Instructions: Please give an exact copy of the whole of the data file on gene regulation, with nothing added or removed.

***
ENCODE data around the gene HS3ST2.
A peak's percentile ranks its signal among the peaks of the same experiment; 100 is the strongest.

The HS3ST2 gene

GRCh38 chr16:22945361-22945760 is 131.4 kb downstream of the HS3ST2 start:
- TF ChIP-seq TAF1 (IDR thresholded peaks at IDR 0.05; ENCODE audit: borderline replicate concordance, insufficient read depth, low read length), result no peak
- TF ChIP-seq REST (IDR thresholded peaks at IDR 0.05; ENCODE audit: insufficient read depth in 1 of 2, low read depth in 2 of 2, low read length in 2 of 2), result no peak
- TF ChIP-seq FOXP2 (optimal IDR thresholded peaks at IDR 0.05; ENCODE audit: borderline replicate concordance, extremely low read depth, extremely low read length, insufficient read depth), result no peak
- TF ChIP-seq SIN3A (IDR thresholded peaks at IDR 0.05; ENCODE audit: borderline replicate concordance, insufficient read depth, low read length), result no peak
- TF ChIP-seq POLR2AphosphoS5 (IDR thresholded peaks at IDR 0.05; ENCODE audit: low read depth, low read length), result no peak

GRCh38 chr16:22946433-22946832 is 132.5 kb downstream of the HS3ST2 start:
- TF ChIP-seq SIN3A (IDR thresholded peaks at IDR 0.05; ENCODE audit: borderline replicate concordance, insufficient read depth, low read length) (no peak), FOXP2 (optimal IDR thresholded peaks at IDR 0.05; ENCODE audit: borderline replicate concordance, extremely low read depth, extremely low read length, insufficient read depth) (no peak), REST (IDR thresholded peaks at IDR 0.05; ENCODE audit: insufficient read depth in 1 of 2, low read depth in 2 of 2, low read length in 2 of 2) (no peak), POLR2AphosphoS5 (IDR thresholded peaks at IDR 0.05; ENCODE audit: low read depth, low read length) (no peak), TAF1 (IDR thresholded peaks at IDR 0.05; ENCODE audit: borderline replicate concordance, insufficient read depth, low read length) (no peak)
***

ENCODE data around the gene HS3ST2.
A peak's percentile ranks its signal among the peaks of the same experiment; 100 is the strongest.

The HS3ST2 gene

GRCh38 chr16:22945361-22945760 is 131.4 kb downstream of the HS3ST2 start:
- TF ChIP-seq TAF1 (IDR thresholded peaks at IDR 0.05; ENCODE audit: borderline replicate concordance, insufficient read depth, low read length), result no peak
- TF ChIP-seq REST (IDR thresholded peaks at IDR 0.05; ENCODE audit: insufficient read depth in 1 of 2, low read depth in 2 of 2, low read length in 2 of 2), result no peak
- TF ChIP-seq FOXP2 (optimal IDR thresholded peaks at IDR 0.05; ENCODE audit: borderline replicate concordance, extremely low read depth, extremely low read length, insufficient read depth), result no peak
- TF ChIP-seq SIN3A (IDR thresholded peaks at IDR 0.05; ENCODE audit: borderline replicate concordance, insufficient read depth, low read length), result no peak
- TF ChIP-seq POLR2AphosphoS5 (IDR thresholded peaks at IDR 0.05; ENCODE audit: low read depth, low read length), result no peak

GRCh38 chr16:22946433-22946832 is 132.5 kb downstream of the HS3ST2 start:
- TF ChIP-seq SIN3A (IDR thresholded peaks at IDR 0.05; ENCODE audit: borderline replicate concordance, insufficient read depth, low read length) (no peak), FOXP2 (optimal IDR thresholded peaks at IDR 0.05; ENCODE audit: borderline replicate concordance, extremely low read depth, extremely low read length, insufficient read depth) (no peak), REST (IDR thresholded peaks at IDR 0.05; ENCODE audit: insufficient read depth in 1 of 2, low read depth in 2 of 2, low read length in 2 of 2) (no peak), POLR2AphosphoS5 (IDR thresholded peaks at IDR 0.05; ENCODE audit: low read depth, low read length) (no peak), TAF1 (IDR thresholded peaks at IDR 0.05; ENCODE audit: borderline replicate concordance, insufficient read depth, low read length) (no peak)